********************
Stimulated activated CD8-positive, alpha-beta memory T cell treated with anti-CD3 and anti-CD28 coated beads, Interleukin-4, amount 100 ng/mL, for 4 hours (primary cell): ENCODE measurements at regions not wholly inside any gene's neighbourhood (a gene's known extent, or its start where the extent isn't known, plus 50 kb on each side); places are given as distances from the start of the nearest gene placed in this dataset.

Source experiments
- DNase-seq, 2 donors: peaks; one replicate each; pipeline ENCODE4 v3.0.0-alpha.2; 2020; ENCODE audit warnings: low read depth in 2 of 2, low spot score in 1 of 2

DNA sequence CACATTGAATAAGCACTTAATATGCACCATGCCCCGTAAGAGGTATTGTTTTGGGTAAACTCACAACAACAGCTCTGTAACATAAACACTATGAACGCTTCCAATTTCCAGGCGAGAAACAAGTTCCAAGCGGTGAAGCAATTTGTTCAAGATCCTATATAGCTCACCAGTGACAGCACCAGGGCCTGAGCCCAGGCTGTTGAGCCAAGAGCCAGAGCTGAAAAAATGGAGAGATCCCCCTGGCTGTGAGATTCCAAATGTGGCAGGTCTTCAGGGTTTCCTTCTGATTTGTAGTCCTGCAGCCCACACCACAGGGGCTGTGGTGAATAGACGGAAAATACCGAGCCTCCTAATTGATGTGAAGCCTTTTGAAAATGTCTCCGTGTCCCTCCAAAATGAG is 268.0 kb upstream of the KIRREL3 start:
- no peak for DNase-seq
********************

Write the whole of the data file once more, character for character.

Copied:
Stimulated activated CD8-positive, alpha-beta memory T cell treated with anti-CD3 and anti-CD28 coated beads, Interleukin-4, amount 100 ng/mL, for 4 hours (primary cell): ENCODE measurements at regions not wholly inside any gene's neighbourhood (a gene's known extent, or its start where the extent isn't known, plus 50 kb on each side); places are given as distances from the start of the nearest gene placed in this dataset.

Source experiments
- DNase-seq, 2 donors: peaks; one replicate each; pipeline ENCODE4 v3.0.0-alpha.2; 2020; ENCODE audit warnings: low read depth in 2 of 2, low spot score in 1 of 2

DNA sequence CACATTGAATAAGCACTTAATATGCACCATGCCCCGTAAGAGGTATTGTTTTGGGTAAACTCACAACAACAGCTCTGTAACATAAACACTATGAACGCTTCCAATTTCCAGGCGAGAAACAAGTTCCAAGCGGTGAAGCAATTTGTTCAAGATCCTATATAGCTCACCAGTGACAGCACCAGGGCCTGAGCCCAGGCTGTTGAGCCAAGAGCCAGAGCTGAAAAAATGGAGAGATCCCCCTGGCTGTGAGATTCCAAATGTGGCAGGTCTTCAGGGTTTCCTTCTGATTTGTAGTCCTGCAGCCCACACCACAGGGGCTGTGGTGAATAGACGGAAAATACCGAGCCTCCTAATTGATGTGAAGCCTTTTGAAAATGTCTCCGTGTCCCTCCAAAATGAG is 268.0 kb upstream of the KIRREL3 start:
- no peak for DNase-seq